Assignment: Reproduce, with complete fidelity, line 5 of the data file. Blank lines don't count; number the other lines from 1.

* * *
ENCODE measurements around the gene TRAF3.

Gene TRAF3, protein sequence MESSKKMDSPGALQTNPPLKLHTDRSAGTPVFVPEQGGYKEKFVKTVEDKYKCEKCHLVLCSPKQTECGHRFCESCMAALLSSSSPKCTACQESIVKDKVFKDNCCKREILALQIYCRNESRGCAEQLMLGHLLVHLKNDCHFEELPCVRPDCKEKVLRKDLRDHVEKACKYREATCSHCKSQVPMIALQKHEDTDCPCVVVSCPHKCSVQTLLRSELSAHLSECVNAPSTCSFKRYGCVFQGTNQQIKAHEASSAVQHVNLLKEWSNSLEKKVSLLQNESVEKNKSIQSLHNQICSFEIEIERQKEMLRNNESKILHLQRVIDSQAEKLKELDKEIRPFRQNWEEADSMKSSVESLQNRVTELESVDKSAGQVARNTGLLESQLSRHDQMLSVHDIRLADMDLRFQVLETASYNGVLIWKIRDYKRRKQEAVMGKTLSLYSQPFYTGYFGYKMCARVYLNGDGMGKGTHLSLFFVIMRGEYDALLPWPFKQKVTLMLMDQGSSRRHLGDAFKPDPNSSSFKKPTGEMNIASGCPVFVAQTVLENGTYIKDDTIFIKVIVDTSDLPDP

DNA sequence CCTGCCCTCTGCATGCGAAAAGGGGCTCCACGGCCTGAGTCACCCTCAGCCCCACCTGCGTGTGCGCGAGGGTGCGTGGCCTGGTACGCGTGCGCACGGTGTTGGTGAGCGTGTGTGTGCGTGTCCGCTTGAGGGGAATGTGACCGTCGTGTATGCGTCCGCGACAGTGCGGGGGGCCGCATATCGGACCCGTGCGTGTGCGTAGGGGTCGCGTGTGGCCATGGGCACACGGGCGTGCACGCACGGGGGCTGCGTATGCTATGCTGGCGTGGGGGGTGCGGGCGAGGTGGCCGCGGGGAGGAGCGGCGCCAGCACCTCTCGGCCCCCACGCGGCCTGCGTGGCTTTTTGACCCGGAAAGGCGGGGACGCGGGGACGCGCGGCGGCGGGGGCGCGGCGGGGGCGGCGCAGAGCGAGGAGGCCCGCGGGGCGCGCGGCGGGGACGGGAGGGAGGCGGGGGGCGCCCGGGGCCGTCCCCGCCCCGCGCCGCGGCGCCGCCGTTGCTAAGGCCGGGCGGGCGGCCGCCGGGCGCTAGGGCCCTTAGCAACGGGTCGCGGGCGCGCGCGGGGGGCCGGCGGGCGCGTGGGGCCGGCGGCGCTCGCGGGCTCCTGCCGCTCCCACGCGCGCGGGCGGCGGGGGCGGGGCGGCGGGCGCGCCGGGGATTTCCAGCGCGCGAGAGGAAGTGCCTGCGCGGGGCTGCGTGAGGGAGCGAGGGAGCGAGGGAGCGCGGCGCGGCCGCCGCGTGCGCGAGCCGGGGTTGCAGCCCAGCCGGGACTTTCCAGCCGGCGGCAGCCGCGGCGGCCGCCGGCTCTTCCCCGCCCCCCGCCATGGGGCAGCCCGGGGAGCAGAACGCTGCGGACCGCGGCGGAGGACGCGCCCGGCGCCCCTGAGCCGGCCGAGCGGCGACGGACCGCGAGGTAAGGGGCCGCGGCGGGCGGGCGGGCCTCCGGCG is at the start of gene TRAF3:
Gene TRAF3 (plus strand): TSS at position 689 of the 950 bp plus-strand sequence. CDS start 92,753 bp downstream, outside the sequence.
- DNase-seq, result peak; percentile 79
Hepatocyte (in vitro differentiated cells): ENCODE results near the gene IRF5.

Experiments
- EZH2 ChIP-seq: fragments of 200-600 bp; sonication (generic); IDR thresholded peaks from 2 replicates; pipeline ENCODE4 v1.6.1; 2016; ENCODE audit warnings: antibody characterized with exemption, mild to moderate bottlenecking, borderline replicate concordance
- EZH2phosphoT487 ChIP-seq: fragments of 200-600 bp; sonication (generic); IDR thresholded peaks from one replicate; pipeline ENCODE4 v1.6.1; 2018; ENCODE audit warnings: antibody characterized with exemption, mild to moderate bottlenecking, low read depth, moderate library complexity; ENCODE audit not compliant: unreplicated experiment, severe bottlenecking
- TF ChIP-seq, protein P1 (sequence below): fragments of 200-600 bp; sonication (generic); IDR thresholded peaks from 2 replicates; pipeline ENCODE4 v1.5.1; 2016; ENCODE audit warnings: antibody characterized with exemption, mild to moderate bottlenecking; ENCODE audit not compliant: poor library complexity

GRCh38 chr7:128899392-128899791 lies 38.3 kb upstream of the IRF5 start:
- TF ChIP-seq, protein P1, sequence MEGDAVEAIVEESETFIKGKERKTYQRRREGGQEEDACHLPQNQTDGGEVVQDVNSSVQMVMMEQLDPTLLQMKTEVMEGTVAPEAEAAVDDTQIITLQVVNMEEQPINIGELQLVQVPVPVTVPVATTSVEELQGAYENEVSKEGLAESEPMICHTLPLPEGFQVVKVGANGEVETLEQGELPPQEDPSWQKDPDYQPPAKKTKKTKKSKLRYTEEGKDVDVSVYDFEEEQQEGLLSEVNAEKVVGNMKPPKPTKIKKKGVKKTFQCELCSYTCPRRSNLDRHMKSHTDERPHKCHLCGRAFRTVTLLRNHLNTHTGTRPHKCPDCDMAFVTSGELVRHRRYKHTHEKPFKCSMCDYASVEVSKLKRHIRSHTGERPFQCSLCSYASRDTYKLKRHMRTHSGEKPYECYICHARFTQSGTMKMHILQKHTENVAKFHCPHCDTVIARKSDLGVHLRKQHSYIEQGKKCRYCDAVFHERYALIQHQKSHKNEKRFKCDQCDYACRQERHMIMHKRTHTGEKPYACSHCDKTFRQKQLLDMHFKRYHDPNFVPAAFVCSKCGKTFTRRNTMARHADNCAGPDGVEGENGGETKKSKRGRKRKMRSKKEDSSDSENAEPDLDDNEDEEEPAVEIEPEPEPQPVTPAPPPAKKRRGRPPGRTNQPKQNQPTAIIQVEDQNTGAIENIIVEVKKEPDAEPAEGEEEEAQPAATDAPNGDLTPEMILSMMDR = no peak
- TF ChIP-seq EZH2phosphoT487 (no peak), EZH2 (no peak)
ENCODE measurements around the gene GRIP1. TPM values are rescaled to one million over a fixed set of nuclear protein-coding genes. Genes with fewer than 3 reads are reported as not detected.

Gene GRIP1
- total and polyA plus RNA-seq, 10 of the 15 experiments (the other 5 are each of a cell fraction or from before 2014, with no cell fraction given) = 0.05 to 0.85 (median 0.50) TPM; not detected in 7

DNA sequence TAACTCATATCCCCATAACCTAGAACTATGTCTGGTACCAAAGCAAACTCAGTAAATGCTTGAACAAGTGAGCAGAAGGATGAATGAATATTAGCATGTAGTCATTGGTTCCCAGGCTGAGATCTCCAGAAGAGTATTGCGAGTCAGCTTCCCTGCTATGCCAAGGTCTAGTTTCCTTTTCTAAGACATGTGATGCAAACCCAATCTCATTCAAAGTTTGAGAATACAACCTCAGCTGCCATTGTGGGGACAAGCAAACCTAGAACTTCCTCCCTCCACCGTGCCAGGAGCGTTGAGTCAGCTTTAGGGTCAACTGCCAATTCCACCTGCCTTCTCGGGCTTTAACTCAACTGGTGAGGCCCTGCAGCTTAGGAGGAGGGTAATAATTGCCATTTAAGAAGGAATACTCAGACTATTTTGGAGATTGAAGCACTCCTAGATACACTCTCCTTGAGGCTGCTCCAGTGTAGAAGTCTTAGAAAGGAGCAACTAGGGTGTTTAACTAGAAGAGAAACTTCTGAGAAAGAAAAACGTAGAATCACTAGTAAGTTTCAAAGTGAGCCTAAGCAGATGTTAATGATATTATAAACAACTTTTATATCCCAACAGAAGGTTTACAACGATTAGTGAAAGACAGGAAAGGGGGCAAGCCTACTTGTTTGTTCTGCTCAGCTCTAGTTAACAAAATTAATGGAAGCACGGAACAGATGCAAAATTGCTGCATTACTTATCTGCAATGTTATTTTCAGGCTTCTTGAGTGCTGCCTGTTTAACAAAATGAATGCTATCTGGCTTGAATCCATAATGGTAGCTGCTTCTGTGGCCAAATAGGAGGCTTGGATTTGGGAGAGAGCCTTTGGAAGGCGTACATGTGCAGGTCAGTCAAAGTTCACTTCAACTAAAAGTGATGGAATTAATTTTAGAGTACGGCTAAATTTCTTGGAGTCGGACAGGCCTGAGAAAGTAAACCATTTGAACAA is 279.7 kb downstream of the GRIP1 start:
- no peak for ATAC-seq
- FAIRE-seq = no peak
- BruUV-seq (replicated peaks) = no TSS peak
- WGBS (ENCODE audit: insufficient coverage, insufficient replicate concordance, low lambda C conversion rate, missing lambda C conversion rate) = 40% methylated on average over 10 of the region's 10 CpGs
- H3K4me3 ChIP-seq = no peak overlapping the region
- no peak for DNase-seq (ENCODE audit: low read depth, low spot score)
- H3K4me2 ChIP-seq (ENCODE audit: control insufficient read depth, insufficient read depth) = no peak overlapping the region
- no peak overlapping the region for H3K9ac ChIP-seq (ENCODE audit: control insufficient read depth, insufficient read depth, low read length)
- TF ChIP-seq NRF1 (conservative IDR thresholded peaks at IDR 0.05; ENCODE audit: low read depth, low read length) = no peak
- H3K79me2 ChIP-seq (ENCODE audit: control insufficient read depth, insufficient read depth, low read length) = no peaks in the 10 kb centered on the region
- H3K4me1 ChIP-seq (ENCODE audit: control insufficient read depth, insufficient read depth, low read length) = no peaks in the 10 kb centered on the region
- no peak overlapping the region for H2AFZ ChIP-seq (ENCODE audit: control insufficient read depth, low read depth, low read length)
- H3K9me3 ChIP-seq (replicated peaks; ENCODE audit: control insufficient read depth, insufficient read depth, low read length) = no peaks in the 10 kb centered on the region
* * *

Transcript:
- DNase-seq, result peak; percentile 79